Business Combinations - IFRS 1 allows the Company not to apply IFRS 3, "Business Combinations" ("IFRS 3 (Revised)"), retrospectively to past acquisitions. Leases - The Company has utilized this exemption, which allows an entity not to have to reassess contracts that have already been assessed under Canadian GAAP, and which would have resulted in a similar conclusion as International Financial Reporting Interpretations Committee ("IFRIC") 4, "Determining Whether an Arrangement Contains a Lease". Cumulative Translation Differences - Retrospective application of IFRS would require the Company to determine cumulative currency translation differences in accordance with IAS 21, "The Effects of Changes in Foreign Exchange Rates" ("IAS 21"), from the date a subsidiary or associate was formed or acquired. This exemption permits the Company to reset existing cumulative translation differences to zero at transition date. Borrowing Costs - This exemption allows the Company to adopt IAS 23, "Borrowing Costs" ("IAS 23"), which requires the capitalization of borrowing costs on all qualifying assets, prospectively from the date of the opening IFRS balance sheet. The alternative to this exemption requires the Company to retrospectively restate borrowing costs in accordance with IFRS requirements, in addition to capitalizing borrowing costs from the date of transition. Decommissioning Liabilities Included in the Cost of Property, Plant and Equipment - IFRS 1 provides an optional exemption from the full retrospective application of decommissioning liabilities, which allows an entity to re-measure provisions on the transition date under IAS 37, "Provisions, Contingent Liabilities and Contingent Assets" ("IAS 37"), and estimate the amount to be included in the cost of the related asset by discounting the liability to the date at which it first arose. The alternative to this election, retrospective application, would require the Company to estimate its provision for reclamation and remediation at the original date incurred and reflect changes in estimate and discount rates through to the date of transition to IFRS.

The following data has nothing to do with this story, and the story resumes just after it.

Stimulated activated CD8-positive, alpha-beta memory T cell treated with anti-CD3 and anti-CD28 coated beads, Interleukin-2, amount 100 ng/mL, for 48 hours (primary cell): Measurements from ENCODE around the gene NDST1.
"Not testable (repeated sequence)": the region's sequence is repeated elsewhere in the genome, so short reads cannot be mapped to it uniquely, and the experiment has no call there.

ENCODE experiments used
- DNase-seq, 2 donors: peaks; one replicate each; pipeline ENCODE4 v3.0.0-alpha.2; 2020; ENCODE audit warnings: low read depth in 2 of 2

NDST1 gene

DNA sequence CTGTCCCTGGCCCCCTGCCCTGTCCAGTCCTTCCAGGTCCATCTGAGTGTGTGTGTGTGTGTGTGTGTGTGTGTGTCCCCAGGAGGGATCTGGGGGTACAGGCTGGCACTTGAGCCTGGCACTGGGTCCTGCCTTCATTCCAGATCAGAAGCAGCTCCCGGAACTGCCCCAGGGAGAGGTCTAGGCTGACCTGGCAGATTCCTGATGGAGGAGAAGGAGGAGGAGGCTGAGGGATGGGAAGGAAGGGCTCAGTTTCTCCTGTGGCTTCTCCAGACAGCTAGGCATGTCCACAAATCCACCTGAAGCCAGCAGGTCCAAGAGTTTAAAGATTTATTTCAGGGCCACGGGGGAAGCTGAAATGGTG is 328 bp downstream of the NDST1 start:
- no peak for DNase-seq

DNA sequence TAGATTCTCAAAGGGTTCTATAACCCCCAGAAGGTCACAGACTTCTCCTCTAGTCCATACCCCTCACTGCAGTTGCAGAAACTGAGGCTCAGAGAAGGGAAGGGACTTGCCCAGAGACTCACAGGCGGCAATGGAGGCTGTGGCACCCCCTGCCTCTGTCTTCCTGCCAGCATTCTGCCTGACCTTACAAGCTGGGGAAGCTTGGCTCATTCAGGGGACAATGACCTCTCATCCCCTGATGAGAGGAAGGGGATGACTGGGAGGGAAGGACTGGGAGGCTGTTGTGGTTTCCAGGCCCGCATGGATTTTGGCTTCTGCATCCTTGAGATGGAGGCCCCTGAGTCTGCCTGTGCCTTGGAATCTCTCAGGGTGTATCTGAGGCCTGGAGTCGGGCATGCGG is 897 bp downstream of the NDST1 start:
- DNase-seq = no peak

The accounting policies described in Note 3 of the audited consolidated financial
statements have been applied in preparing: the financial statements for the year ended
January 31, 2012, the comparative information presented in these financial statements for
both the year ended January 31, 2011, and in the preparation of an opening IFRS balance
sheet at February 1, 2010 (the Company’s date of transition).
An explanation of how the transition to IFRS has affected the reported financial
position and financial performance of the Company is shown below, including
reconciliations of equity, profit and loss and comprehensive income for the comparative
periods and of equity at the date of transition reported under previous Canadian GAAP to
those reported for those periods and at the date of transition under IFRS.
Explanation of transition to IFRS: Reconciliation of equity
(in thousands of United States dollars) (unaudited) February 1, 2010 Effect of Canadian transition Ref. GAAP to IFRS IFRS ASSETS Current assets: Cash and cash equivalents $ 62,969 $ - $ 62,969 Accounts receivable (a) 23,520 78 23,598 Inventory and supplies 311,188 - 311,188 Other current assets (b) 44,220 (4,921) 39,299 441,897 (4,843) 437,054 Property, plant and equipment - Mining (c) 802,984 (19,552) 783,432 Property, plant and equipment - Luxury brand 62,277 - 62,277 Intangible assets, net 129,213 - 129,213 Other non-current assets (a) 15,629 - 15,629 Deferred income tax assets (a) 42,805 7,719 50,524 Total assets $ 1,494,805 $ (16,676) $ 1,478,129 LIABILITIES AND EQUITY Current liabilities: Trade and other payables (d) $ 87,448 $ (11,555) $ 75,893 Employee benefit plans (d) - 11,284 11,284 Income taxes payable 46,297 - 46,297 Bank advances (d) 22,485 (22,485) - Promissory note - - - Current portion of interest-bearing loans and borrowings (d) 1,154 22,677 23,831 157,384 (79) 157,305 Interest-bearing loans and borrowings (d) 161,538 153 161,691 Employee benefit plans (e) 2,201 4,697 6,898 Provisions (f) 41,275 2,416 43,691 Deferred income tax liabilities (g) 271,822 (25,424) 246,398 Total liabilities 634,220 (18,237) 615,983 Equity: Share capital 426,593 - 426,593 Contributed surplus 17,730 - 17,730 Retained earnings (h) 210,001 32,056 242,057 Accumulated other comprehensive income (i) 28,445 (31,016) (2,571) Total shareholders' equity 682,769 1,040 683,809 Non-controlling interest (j) 177,816 521 178,337 Total equity 860,585 1,561 862,146 Total liabilities and equity $ 1,494,805 $ (16,676) $ 1,478,129